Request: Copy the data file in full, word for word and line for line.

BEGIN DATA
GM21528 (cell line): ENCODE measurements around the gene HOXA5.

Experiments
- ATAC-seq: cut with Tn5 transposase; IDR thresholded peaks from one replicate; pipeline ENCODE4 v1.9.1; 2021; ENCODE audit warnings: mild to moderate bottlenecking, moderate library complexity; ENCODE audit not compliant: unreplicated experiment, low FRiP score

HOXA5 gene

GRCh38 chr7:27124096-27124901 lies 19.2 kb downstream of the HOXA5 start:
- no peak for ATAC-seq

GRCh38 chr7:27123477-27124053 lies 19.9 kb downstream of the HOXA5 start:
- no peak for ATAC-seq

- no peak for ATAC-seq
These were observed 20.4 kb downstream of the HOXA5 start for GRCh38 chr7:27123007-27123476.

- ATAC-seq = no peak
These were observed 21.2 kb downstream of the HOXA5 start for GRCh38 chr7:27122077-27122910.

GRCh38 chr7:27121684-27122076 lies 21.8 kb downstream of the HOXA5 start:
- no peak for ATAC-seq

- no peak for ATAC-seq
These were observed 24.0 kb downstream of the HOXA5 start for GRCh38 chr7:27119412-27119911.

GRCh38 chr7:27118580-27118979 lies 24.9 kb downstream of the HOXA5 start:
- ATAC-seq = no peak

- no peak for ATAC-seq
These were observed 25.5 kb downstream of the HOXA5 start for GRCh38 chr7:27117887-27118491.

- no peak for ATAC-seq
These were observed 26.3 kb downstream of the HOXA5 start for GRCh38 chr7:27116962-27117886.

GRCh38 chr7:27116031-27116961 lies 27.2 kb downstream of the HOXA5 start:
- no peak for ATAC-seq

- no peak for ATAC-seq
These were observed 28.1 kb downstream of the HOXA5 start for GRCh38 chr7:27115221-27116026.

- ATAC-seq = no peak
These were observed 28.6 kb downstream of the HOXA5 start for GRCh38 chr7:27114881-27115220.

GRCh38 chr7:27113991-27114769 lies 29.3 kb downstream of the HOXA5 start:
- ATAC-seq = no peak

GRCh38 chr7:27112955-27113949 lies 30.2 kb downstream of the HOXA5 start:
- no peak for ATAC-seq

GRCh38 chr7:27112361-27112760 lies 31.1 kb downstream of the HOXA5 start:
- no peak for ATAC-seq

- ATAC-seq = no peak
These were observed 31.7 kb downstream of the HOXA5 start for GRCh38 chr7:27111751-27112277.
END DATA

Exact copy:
GM21528 (cell line): ENCODE measurements around the gene HOXA5.

Experiments
- ATAC-seq: cut with Tn5 transposase; IDR thresholded peaks from one replicate; pipeline ENCODE4 v1.9.1; 2021; ENCODE audit warnings: mild to moderate bottlenecking, moderate library complexity; ENCODE audit not compliant: unreplicated experiment, low FRiP score

HOXA5 gene

GRCh38 chr7:27124096-27124901 lies 19.2 kb downstream of the HOXA5 start:
- no peak for ATAC-seq

GRCh38 chr7:27123477-27124053 lies 19.9 kb downstream of the HOXA5 start:
- no peak for ATAC-seq

- no peak for ATAC-seq
These were observed 20.4 kb downstream of the HOXA5 start for GRCh38 chr7:27123007-27123476.

- ATAC-seq = no peak
These were observed 21.2 kb downstream of the HOXA5 start for GRCh38 chr7:27122077-27122910.

GRCh38 chr7:27121684-27122076 lies 21.8 kb downstream of the HOXA5 start:
- no peak for ATAC-seq

- no peak for ATAC-seq
These were observed 24.0 kb downstream of the HOXA5 start for GRCh38 chr7:27119412-27119911.

GRCh38 chr7:27118580-27118979 lies 24.9 kb downstream of the HOXA5 start:
- ATAC-seq = no peak

- no peak for ATAC-seq
These were observed 25.5 kb downstream of the HOXA5 start for GRCh38 chr7:27117887-27118491.

- no peak for ATAC-seq
These were observed 26.3 kb downstream of the HOXA5 start for GRCh38 chr7:27116962-27117886.

GRCh38 chr7:27116031-27116961 lies 27.2 kb downstream of the HOXA5 start:
- no peak for ATAC-seq

- no peak for ATAC-seq
These were observed 28.1 kb downstream of the HOXA5 start for GRCh38 chr7:27115221-27116026.

- ATAC-seq = no peak
These were observed 28.6 kb downstream of the HOXA5 start for GRCh38 chr7:27114881-27115220.

GRCh38 chr7:27113991-27114769 lies 29.3 kb downstream of the HOXA5 start:
- ATAC-seq = no peak

GRCh38 chr7:27112955-27113949 lies 30.2 kb downstream of the HOXA5 start:
- no peak for ATAC-seq

GRCh38 chr7:27112361-27112760 lies 31.1 kb downstream of the HOXA5 start:
- no peak for ATAC-seq

- ATAC-seq = no peak
These were observed 31.7 kb downstream of the HOXA5 start for GRCh38 chr7:27111751-27112277.